Community Planners chairman Wally Wulfeck said that what’s happened during the pandemic should be considered in current and future development decisions. In San Diego, as in cities with much higher numbers of people sickened and killed by COVID 19, denser and poorer neighborhoods are suffering the worst of the pandemic.

“The experience of the last three months has illustrated the problems with density and the problems with mass transit, and I think we ought to think carefully about putting low income people in these high density areas,” Wulfeck said.

The pandemic will slash government funding needed to build more infrastructure – which developers do not have to pay for, according to Nico Calavita, who calls the plan “a reckless approach.”

“These densities are being proposed in “transit priority” areas,” he wrote in a letter to the city. “But where is the transit?.......In a post-COVID19 economic reality, funding from the federal government or state is very unlikely. Additionally, with COVID19, the desirability and feasibility of transit has taken a hit.”

That’s a particularly thorny problem since the city does not control transit – and both the Metropolitan Transit System and SANDAG have no extra funding and need voter approval to raise money.

Though the plan was introduced months ago, it was months before anyone took a close look at the details; in part because the document is so hard to decipher, Calavita says.

Zoning maps reduce neighborhoods to codes – single family and multifamily, come in at R-1 and R 3-9, for example. Another, separate document contains the translations for the zoning and the mayor’s proposed regulations for how much can be built on those lots.

The plan ends transitional zoning, where heights and density change gradually so that tall buildings don’t tower over tiny homes. “They could actually be large scale buildings,” said Deborah Sharp. “And it would eliminate the community input.”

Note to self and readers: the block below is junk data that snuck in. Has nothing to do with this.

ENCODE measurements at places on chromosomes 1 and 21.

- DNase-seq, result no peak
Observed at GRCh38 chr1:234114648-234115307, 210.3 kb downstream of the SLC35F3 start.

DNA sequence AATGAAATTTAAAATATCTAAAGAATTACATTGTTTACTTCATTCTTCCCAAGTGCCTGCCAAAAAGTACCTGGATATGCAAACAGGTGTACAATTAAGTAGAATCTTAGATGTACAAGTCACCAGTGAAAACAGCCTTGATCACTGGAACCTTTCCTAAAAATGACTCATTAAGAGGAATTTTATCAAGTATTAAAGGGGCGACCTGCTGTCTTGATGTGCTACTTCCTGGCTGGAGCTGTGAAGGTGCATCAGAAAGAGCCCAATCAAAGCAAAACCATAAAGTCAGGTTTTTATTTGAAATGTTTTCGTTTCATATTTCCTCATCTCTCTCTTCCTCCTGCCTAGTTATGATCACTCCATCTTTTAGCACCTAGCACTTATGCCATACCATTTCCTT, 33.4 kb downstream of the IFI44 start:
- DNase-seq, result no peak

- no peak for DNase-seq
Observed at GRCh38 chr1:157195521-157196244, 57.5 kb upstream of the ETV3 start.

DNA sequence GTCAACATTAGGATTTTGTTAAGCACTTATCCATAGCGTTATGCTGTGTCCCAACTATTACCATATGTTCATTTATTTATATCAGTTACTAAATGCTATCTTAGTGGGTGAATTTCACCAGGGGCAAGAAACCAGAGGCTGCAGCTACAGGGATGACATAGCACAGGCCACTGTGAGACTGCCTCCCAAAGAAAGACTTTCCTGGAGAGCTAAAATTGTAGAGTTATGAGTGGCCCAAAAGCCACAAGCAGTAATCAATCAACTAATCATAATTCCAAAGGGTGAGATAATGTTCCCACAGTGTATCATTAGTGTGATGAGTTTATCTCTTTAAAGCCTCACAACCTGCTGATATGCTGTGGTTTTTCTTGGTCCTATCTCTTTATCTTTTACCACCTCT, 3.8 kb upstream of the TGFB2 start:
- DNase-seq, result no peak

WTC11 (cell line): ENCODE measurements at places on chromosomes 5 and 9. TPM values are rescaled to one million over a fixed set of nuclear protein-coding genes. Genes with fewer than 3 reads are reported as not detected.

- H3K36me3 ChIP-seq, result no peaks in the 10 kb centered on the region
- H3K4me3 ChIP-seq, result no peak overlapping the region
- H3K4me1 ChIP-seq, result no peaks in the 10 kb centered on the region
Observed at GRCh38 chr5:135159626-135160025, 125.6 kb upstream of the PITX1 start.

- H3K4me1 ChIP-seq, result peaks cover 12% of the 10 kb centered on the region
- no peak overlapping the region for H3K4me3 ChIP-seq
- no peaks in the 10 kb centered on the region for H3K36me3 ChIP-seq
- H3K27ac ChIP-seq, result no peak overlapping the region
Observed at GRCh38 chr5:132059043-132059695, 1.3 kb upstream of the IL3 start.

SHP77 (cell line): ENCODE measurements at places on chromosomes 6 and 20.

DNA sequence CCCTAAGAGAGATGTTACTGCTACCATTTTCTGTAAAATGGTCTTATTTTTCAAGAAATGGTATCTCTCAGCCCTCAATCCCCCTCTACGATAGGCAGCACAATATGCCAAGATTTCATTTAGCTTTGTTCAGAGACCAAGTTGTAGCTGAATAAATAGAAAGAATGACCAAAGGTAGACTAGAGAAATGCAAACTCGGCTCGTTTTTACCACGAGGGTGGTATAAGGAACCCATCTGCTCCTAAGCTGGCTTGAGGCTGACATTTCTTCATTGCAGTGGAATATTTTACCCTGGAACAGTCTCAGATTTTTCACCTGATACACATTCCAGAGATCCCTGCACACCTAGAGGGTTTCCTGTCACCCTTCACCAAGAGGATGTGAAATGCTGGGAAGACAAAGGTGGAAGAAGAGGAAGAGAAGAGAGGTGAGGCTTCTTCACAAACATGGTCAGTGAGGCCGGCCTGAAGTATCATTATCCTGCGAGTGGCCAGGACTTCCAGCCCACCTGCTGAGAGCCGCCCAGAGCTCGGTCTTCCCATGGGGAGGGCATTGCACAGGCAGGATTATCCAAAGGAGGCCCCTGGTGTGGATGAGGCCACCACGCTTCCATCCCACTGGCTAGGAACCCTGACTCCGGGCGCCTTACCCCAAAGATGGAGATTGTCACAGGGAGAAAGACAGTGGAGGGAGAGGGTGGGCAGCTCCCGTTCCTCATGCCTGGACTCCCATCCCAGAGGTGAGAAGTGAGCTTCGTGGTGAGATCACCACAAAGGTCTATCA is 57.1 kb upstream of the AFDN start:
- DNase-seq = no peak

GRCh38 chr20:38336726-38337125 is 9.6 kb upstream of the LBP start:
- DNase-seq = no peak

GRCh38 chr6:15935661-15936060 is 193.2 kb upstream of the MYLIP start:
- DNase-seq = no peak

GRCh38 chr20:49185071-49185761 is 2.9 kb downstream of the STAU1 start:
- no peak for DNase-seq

The sweeping relaxation of development rules and zoning is only meant to encourage small infill projects, says Leslie Keaveney of the city planning staff. If the project meets the relaxed city standards, approval is a development services department decision not subject to neighborhood review, though people can comment. The developer impact fee, meant to shore up amenities in neighborhoods – libraries, green spaces, infrastructure – may go away, too if there’s enough affordable housing in the project.

“The main goal of this program is to incentivize housing,” said Brian Schoenfrisch, from the city. “Right now we would have to triple our housing production to meet our housing goals. This is tailored to meet our local needs.”

But Andrea Schlageter from Ocean Beach pointed out that a city that needs 30,000 new homes shouldn’t tolerate 16,000 short-term rentals, something she says the city ignores.

“Every time we talk about housing, you guys just go to developers and ask them what do they want us to give them now,” she said. “You keep saying ‘holistic approach’ which means top down approach. What that approach means is taking money from the suburbs and putting downtown.“

Under pressure to approve the plan, the neighborhood representatives balked. “It ought to be referred back to the planning department and go out to planning groups so they can weigh in on the details,” said Howard Wayne, representing Linda Vista.

Floor area ratio is emerging as a way to assess a project while granting a building permit. It is derived by dividing the gross floor space by the lot size; so the allowable floor space is equal to the proposed floor area ratio set by the city multiplied by the size of the lot. With a floor area ratio of eight, all the bonuses and a 12,000 square foot lot, the developer can build up to 96,000 square feet – but in the buildable part of the lot, that’s eight stories.

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Comments
13

Sounds like a great way to destroy the surrounding neighborhood.

June 1, 2020

San Diego is completely built out, so building bizarre 12-story apartments is the only way to construct more rental properties. The only trick is that many of these places burn through tenants - people living here would rather be homeowners than renters - and the buildings will have "Now Renting" on semi-permanent banners facing the freeway or the major road. The whole thing is a joke because nobody in SD real estate wants to admit that the city is mature now.

June 2, 2020

San Diego is NOT completely built out. There are no large tracks of land like in the 50's - 70's but there are many small parcels. There are many places where houses and small multi-unit buildings could be placed. Also there are many many lots which could accommodate a "granny flat". There is plenty of room to expand the housing inventory without dumping 12 story buildings along a "transit route" that few people can use or want to.

June 4, 2020